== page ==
The objective of this paper was to assess the ability of gonadotropin administration to induce ovarian steroidogenesis, follicle maturation and ovulation in hypogonadal women affected by, β-thalassemia. Thirteen hypogonadal thalassemic women underwent a test with gonadotropin-releasing hormone (FSH), with estimation of serum follicle-stimulating hormone (FSH) and luteinizing hormone (LH) levels. They were then administered human menopausal gonadotropin (hMG) for a period ranging from 11 to 15 days with a total dose variable from 3300 to 4200 IU. In each patient, the initial dosage of 300 IU daily, adopted for the first 9 days, was modified subsequently according to the ovarian morphology, as shown by serial echographic examinations and by serum estradiol levels. In those patients in whom a dominant follicle was evidenced and the occurrence of pregnancy could be excluded, induction of ovulation was attempted by administration of 10 000 IU of human chorionic gonadotropin (hCG). All patients displayed a reduced LH and FSH rise in response to GnRH. Upon hMG administration, they exhibited echographic evidence of follicular growth with a clear-cut increase of serum estradiol, which peaked between the 9th and the 16th day from the start of treatment. In two out of three patients in whom a dominant follicle developed, ovulation was induced successfully by hCG injection, as shown by the increase of serum progesterone and by the ultrasonographic demonstration of a corpus luteum. This study has shown that, by proper pharmacological stimulation, the steroidogenic function of the gonads and even ovulation can be reinstated in hypogonadal thalassemic women. A hypothalamic/pituitary defect appears to be the main cause of amenorrhea in these patients, although a condition of ovarian resistance is also likely.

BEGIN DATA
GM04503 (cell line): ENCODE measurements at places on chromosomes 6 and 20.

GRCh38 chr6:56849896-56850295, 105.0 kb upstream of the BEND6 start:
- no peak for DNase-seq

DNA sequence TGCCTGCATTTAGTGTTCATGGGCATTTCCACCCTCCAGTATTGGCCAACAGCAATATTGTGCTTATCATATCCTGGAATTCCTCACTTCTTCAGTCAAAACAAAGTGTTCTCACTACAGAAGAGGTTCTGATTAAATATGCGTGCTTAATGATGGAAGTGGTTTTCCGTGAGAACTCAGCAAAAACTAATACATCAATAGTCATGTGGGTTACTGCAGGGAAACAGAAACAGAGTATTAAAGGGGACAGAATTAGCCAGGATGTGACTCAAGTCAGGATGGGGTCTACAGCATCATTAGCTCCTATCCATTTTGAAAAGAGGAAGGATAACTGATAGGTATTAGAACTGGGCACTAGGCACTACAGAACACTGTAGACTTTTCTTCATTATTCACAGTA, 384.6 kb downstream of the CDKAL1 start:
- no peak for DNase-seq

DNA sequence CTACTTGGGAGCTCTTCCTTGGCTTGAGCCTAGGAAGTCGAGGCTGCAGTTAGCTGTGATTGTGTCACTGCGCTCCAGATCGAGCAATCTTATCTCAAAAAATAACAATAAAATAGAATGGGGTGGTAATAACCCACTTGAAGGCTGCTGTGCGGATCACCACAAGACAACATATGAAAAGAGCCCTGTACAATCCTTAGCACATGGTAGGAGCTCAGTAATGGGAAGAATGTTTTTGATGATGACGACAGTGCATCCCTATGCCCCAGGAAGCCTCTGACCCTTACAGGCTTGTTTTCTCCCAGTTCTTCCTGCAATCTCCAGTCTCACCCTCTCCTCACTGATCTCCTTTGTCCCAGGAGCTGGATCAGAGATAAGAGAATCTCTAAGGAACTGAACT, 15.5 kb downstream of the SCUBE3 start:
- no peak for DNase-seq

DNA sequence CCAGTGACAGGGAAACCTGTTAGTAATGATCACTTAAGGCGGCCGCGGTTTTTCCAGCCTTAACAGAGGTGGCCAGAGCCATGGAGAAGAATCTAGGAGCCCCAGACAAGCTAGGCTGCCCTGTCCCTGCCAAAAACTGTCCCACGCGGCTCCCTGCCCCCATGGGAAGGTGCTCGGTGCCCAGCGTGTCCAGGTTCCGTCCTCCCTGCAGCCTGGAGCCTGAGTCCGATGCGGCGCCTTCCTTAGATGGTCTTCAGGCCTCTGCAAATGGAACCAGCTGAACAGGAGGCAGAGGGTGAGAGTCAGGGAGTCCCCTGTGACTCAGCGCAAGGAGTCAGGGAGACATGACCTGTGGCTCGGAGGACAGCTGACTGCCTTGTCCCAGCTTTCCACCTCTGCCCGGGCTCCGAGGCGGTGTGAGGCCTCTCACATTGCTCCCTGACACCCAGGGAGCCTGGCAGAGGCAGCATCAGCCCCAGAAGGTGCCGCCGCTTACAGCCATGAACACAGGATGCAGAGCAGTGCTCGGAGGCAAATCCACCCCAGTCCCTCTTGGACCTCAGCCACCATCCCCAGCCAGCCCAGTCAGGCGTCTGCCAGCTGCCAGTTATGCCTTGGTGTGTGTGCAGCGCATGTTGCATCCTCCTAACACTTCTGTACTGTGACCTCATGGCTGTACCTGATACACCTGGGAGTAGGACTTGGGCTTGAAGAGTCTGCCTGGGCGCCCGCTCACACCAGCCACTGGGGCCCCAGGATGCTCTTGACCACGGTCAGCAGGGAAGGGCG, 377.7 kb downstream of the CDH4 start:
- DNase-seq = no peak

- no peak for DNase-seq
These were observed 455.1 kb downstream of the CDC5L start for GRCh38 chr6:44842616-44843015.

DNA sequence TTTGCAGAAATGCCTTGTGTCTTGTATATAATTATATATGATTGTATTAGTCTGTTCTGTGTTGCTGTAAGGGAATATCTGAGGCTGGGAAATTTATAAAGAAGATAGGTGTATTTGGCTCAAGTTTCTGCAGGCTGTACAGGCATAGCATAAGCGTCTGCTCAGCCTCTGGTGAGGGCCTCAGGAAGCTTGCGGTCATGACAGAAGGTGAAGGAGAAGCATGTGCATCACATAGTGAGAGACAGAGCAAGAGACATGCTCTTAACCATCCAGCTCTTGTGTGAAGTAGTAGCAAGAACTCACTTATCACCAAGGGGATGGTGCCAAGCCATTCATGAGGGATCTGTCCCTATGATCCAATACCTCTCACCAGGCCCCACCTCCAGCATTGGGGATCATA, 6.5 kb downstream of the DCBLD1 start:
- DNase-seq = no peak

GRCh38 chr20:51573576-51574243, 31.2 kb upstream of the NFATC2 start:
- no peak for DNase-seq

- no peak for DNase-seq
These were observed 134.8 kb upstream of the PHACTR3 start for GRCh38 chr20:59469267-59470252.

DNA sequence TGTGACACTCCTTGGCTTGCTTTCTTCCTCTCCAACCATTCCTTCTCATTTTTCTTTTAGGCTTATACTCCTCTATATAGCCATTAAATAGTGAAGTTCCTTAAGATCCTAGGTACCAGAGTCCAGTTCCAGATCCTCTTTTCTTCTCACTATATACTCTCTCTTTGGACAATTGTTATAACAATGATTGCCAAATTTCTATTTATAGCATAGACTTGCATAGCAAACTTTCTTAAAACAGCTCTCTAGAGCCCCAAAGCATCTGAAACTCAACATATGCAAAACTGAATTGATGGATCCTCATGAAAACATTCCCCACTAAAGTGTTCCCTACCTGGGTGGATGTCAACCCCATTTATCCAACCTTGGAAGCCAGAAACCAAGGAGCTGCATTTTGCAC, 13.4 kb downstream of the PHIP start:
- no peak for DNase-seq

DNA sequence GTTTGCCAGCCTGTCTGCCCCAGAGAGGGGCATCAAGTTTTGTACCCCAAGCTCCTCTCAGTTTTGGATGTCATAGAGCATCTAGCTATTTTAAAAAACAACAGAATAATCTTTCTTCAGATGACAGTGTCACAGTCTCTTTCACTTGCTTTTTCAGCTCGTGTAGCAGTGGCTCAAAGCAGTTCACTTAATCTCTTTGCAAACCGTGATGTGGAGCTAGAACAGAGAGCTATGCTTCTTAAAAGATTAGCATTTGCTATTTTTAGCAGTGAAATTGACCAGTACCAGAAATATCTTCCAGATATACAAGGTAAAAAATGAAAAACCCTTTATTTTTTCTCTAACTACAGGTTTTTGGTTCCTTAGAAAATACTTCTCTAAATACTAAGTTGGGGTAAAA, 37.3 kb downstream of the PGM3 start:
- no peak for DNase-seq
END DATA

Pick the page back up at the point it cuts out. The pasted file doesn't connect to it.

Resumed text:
|Number of pages||5|
|Journal||European Journal of Endocrinology|
|Publication status||Published - 1994|
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